A growing group of social and mobile Web services are poised to become the next Facebook. Just ask them.
The president of Buzzfeed says the performance of tech stocks like Twitter and Facebook should not be measured by the traditional ratios.
Major shareholders like Carl Icahn who opposed Dell's $24.9 billion go-private acquisition were just trying to drive up the stock price, Michael Dell tells CNBC.
An issue facing a market that is at historic highs is that it is susceptible to even modest comments from market "names."
Some of the names on the move ahead of the open.
From free software to its "walled garden," Apple is pushing into the enterprise market like never before. That should have Microsoft, Dell and others worried.
Teens may love Twitter now, but the minute their parents sign up, they're taking the conversation offline. And that should have Twitter worried.
Charles Sizemore, Chief Investment Officer of Sizemore Capital Management says that based on Thursday's closing price Twitter is trading at 45 times trailing revenue and that makes it an expensive stock to own.
Twitter's debut as a publicly traded stock couldn't have gone much better Thursday, yet market pros remained cautious about its future.
With the financial community watching, will the smart money invest in Twitter's IPO? Anecdotal evidence says yes.
Twitter is an interesting Internet company because it has a younger base than Facebook and LinkedIn, Jeremy Rosenberg, head of digital at Allison+Partners says.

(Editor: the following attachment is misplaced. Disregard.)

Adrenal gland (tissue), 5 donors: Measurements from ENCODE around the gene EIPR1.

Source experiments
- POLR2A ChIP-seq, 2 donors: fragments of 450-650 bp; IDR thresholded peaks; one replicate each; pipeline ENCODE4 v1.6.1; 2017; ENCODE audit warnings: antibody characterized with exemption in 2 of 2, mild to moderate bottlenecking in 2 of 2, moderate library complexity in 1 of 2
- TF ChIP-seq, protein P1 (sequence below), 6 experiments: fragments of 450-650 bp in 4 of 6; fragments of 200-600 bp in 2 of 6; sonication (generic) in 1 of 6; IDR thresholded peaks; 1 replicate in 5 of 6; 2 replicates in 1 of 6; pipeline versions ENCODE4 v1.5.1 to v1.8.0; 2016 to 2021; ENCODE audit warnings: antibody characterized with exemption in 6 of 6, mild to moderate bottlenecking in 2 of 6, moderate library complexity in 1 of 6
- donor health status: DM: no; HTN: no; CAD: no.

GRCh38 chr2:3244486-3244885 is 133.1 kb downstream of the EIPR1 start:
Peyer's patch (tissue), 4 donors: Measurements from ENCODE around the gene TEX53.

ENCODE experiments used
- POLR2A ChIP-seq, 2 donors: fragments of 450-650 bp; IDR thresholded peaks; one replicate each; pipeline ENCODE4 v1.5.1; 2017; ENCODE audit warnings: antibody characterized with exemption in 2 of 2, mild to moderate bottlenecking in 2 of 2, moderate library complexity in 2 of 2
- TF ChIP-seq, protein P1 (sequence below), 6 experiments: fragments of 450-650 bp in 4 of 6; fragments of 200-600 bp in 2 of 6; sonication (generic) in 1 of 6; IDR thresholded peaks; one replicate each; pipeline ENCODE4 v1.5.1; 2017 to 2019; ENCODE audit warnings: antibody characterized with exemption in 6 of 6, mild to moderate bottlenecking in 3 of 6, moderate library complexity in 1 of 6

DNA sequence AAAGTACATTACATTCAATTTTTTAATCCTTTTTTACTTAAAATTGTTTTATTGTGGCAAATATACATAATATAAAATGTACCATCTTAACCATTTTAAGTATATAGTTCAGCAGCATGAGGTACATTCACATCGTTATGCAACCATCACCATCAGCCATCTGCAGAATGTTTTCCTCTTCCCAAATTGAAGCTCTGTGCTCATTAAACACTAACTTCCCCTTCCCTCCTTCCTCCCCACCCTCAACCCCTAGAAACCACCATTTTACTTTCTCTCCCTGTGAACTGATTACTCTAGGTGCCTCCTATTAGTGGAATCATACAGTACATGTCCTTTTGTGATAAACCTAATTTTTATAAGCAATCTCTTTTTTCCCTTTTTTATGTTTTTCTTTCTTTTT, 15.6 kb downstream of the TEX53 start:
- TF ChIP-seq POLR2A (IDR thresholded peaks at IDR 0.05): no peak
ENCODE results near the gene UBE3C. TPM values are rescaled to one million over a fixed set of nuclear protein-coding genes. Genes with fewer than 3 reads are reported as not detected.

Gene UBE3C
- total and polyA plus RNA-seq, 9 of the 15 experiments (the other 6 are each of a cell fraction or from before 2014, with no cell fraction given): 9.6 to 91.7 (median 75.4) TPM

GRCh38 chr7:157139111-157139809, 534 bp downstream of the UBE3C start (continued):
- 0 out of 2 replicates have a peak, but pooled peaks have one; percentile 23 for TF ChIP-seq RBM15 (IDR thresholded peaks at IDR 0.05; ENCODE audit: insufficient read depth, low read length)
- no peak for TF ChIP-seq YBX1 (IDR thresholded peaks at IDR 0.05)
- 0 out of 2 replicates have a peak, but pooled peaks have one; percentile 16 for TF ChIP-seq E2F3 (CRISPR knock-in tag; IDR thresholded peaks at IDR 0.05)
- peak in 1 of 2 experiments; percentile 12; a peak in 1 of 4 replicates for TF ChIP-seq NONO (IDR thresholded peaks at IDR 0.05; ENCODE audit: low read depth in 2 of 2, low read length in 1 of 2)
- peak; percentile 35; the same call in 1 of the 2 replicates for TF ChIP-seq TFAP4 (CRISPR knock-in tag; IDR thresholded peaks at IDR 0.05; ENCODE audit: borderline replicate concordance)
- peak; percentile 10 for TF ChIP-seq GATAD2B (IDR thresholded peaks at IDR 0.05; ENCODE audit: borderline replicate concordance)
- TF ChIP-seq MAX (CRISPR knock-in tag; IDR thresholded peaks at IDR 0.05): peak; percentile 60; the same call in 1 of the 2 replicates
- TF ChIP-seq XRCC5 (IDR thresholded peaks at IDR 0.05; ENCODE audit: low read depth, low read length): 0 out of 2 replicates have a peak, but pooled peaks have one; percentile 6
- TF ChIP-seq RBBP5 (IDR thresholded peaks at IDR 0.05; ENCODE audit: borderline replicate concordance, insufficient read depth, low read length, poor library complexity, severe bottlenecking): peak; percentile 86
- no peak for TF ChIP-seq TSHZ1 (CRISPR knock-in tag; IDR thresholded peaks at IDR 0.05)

Happy Wednesday. Congratulations are in order to all the fine, even-handed candidates who prevailed in Tuesday's elections, and to Bill de Blasio.
Besides the ousted co-founders, there are a number of other key players who are responsible for growing and running the company now.
Can a community of swift messaging transform into a serious, profitable venture? A look inside Twitter's business model and ambitions.
Despite efforts to pitch the site's profit prospects, investors are still skeptical, results from a new AP-CNBC poll show.
A mysterious barge in San Francisco Bay that's attracting more attention than Google Glass can mean only one thing: Google is preparing for the flood.
From social media madness to the rocky rollout of Obamacare, our traders had you covered in a big week of "Fast Money."
Facebook has more monthly active users than Twitter and LinkedIn combined. But in the grand scheme of things, does it have what it takes to outlast the smaller social networks?
A woman testing a prototype Google Glass was ticketed in San Diego for driving wearing the glasses with a built-in computer and miniature display.
As the idea of online education become more mainstream, is there anything that will ultimately stop Google, Apple and Amazon from offering degrees?